Lawmakers remain gridlocked on taxes after the House rejected a bill on Monday that would have rolled back most of Gov. Sam Brownback’s 2012 tax cuts.
The 53-68 vote came on the five-year anniversary of Brownback signing the policy into law.
The House Tax Committee chairman, Rep. Steven Johnson, R-Assaria, was uncertain of the path forward after the failed vote.
“I know what people say they would like to see run. I do not know what will pass,” Johnson said.
Democrats split over the bill. Fourteen of 40 Democratic lawmakers supported the measure, joining moderate Republicans, who also backed the proposal.
“It is not perfect,” Rep. Russ Jennings, a Lakin Republican who is considered a moderate leader, said of the bill. “You can find a reason not to vote for it. But the time has come to change course.”
Rep. Tom Burroughs, D-Kansas City, voted against the bill. He said Democrats were pinning their political hopes on moderate Republicans.
“Be mindful that we have a path we are blazing. We were successful in getting people here because of the tough position we took last year. We’re going to give it up because the moderates are saying this is the best deal we’re going to get? It’s their problem. They are still the majority,” Burroughs told Democrats in a meeting before the vote.
The plan would have set personal income tax rates at 3.1 percent, 5.25 percent and 5.7 percent. The top bracket would apply to married couples with incomes greater than $60,000 or single filers with income of $30,000 or more. The bill also would have repealed an exemption for certain kinds of business income.
The bill would have raised about $1.2 billion over the next two years. Kansas faces a projected budget shortfall of about $900 million over that same period.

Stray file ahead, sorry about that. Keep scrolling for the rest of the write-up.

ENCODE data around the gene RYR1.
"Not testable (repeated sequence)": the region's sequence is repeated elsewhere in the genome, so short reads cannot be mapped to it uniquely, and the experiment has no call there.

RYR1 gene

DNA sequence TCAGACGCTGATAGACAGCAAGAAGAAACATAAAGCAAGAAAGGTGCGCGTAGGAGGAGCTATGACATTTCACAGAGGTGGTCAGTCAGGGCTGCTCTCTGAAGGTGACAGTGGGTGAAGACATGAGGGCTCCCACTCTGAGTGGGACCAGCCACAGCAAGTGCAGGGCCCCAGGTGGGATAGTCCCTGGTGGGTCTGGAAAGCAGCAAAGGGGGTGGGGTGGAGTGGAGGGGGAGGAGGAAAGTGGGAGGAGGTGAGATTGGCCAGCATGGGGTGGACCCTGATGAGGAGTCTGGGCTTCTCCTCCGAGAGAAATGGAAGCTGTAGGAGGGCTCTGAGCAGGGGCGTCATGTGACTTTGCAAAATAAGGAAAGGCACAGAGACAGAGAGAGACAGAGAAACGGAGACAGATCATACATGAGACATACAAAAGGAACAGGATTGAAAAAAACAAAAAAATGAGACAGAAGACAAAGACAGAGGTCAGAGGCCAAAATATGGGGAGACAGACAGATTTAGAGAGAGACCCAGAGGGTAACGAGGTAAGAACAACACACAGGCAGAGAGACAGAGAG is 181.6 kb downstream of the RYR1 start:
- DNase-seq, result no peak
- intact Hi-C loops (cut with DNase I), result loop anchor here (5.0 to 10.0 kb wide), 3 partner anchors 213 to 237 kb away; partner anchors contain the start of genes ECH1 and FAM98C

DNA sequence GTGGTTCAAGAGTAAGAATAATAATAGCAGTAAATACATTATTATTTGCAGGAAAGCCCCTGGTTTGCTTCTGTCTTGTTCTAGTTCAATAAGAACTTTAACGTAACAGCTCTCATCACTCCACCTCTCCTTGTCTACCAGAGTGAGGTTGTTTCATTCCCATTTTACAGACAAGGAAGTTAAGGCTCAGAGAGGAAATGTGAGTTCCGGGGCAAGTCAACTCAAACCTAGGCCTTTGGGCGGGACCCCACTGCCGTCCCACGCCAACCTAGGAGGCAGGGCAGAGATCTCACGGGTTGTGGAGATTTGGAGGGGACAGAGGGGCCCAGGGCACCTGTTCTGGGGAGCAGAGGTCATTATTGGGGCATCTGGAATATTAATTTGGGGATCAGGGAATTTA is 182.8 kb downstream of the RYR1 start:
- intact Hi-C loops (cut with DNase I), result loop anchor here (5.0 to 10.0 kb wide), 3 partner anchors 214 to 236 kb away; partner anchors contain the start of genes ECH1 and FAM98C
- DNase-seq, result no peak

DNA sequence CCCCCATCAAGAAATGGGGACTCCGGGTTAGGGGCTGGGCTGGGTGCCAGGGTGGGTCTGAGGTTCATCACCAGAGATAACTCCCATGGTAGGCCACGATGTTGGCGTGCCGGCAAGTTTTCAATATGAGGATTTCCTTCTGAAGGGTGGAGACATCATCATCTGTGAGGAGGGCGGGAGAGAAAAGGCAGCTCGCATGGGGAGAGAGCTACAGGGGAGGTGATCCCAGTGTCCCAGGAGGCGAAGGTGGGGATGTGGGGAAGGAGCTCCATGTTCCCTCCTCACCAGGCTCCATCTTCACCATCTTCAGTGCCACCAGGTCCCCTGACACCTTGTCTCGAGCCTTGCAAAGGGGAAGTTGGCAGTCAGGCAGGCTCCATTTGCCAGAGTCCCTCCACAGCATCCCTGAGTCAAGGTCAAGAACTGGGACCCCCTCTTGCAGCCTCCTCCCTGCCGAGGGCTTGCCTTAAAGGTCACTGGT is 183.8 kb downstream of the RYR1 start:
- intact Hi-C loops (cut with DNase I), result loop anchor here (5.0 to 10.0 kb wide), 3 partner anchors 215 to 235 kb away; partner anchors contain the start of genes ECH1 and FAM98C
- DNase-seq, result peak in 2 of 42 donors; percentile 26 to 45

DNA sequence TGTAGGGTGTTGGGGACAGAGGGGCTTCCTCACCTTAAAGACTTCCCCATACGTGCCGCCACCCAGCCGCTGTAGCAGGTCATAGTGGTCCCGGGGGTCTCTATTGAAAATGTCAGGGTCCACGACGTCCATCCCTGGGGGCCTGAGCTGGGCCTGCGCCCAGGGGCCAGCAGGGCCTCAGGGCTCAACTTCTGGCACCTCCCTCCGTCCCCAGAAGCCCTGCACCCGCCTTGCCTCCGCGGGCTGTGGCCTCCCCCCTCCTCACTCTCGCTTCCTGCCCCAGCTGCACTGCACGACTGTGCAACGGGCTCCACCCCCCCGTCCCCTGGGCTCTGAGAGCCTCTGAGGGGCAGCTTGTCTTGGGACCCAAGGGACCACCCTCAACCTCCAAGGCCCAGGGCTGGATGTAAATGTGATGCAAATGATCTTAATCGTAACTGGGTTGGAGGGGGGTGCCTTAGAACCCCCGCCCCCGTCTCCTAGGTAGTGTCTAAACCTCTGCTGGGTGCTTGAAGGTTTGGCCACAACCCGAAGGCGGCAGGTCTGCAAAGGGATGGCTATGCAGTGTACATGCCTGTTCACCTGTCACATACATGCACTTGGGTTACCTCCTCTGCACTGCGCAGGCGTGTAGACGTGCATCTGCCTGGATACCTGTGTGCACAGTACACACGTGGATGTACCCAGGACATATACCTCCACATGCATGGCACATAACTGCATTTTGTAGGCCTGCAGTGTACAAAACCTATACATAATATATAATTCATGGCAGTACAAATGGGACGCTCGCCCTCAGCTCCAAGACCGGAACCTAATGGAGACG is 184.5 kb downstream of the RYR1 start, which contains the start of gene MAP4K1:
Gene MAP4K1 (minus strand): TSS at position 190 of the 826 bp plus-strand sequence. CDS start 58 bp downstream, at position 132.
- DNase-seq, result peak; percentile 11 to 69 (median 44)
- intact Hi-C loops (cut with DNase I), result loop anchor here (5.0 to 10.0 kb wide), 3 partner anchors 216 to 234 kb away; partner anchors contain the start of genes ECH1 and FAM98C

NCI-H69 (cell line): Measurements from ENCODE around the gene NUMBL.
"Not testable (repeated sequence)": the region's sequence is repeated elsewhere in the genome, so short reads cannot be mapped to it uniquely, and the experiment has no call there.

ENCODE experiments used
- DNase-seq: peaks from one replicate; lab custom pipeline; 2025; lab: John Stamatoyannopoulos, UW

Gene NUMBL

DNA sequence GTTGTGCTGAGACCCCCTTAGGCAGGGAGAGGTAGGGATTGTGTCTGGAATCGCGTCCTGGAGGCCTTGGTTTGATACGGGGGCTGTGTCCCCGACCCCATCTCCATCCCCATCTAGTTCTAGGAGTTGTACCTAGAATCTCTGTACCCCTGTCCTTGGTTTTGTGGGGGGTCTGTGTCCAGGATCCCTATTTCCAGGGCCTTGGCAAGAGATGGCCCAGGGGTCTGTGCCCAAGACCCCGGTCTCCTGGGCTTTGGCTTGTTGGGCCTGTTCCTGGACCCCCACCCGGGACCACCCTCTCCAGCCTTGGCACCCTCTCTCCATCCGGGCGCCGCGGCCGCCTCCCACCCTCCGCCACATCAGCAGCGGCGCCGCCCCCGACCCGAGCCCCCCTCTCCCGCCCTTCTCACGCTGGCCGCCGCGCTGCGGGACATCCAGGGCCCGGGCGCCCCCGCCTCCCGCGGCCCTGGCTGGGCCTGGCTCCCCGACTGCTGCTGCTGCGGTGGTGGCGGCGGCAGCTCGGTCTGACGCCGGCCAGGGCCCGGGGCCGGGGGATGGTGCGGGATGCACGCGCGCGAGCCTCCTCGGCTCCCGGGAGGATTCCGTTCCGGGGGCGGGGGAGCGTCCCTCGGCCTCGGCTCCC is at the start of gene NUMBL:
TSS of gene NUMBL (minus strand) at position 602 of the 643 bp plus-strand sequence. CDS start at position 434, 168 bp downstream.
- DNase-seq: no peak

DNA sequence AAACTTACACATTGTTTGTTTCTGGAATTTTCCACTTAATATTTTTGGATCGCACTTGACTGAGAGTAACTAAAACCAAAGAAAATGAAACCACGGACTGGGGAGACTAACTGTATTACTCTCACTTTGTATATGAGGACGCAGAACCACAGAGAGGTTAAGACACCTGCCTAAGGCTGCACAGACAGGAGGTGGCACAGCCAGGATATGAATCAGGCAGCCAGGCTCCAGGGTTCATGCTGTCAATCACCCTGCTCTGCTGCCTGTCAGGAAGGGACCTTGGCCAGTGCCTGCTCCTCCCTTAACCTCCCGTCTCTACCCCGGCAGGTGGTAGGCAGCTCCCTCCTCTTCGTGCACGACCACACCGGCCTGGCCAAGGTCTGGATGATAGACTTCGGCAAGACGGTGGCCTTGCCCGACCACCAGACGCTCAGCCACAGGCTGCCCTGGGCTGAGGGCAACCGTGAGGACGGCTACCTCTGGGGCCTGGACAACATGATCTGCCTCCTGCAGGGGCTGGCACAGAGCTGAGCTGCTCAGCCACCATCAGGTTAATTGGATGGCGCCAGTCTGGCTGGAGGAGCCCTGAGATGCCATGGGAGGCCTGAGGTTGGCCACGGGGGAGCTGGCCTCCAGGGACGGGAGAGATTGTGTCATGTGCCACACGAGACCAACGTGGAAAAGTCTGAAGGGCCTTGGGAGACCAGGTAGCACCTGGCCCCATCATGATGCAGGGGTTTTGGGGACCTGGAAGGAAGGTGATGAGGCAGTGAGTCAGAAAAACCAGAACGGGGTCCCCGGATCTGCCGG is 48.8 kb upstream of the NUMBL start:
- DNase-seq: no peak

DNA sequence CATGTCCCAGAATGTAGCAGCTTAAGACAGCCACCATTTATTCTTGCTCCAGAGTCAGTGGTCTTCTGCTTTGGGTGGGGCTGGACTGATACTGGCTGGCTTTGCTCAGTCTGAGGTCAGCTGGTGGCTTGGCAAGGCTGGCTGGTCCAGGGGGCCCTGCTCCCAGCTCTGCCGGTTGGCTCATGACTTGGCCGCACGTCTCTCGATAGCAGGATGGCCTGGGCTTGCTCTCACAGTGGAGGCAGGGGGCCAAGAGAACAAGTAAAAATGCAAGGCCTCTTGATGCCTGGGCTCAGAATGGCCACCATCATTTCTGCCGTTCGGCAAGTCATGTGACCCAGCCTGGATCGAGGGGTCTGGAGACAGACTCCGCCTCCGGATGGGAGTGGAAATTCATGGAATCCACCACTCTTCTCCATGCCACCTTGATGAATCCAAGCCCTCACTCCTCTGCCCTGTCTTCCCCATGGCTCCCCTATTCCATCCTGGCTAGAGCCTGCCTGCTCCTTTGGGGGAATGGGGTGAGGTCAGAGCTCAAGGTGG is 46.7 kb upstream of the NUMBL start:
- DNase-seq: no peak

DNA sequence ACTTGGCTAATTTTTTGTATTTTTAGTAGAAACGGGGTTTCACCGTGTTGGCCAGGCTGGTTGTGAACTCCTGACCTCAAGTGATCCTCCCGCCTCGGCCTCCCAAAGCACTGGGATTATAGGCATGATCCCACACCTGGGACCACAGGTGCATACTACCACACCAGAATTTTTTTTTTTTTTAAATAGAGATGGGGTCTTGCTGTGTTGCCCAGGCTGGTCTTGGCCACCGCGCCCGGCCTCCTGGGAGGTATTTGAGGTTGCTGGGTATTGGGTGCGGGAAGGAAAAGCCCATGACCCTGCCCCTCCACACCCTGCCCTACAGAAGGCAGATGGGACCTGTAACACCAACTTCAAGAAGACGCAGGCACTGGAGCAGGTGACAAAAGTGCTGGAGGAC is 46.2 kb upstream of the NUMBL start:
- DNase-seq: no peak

Lawmakers are also working on school finance plans that may include hundreds of millions in additional spending. The Legislature faces a court-imposed June 30 deadline to enact a new funding formula.
Conservative Republicans said the bill would harm taxpayers.
“They’re not wanting a bigger government. They want a balanced budget,” Rep. Randy Powell, R-Olathe, said of his constituents.
Voters want lawmakers to do their job in a way that minimizes the burden on the middle class, he said.
Rep. Blake Carpenter, R-Derby, said the bill violated the Republican Party platform. Rep. John Whitmer, R-Wichita, in a speech trying to convince Democrats to vote no, said the bill would violate the Democratic Party platform, too.
Neither the House nor the Senate has been able to pass a tax bill since House Bill 2178 early in the session. The bill would have raised about $1.1 billion over two years, less than the plan Monday.
Brownback vetoed HB 2178. An effort to override his veto fell three votes short in the Senate.
How they voted
Here’s how south-central Kansas lawmakers voted on SB 30 to raise taxes and roll back an exemption for some businesses. The bill failed 53-68.
Democrats voting yes: Tom Sawyer, Wichita; Steven Crum, Haysville.
Republicans voting yes: Roger Elliott, Wichita; Steven Becker, Buhler; Anita Judd-Jenkins, Arkansas City; Don Schroeder, Hesston; Joe Seiwert, Pretty Prairie.
Democrats voting no: Elizabeth Bishop, John Carmichael, Gail Finney, Henry Helgerson, KC Ohaebosim, Ponka-We Victors, Jim Ward, Brandon Whipple, Wichita; Tim Hodge, North Newton; Patsy Terrell, Hutchinson; Ed Trimmer, Winfield.
Republicans voting no: Leo Delperdang, Daniel Hawkins, Susan Humphries, Greg Lakin, Brenda Landwehr, Les Osterman, Chuck Weber, John Whitmer, Wichita; Doug Blex, Independence; Blake Carpenter, Derby; Pete DeGraaf, Mulvane; Kyle Hoffman, Coldwater; Les Mason, McPherson; Jack Thimesch, Cunningham; Kristey Williams, Augusta.
Absent and not voting: Mary Martha Good, R-El Dorado; Steve Huebert, R-Valley Center.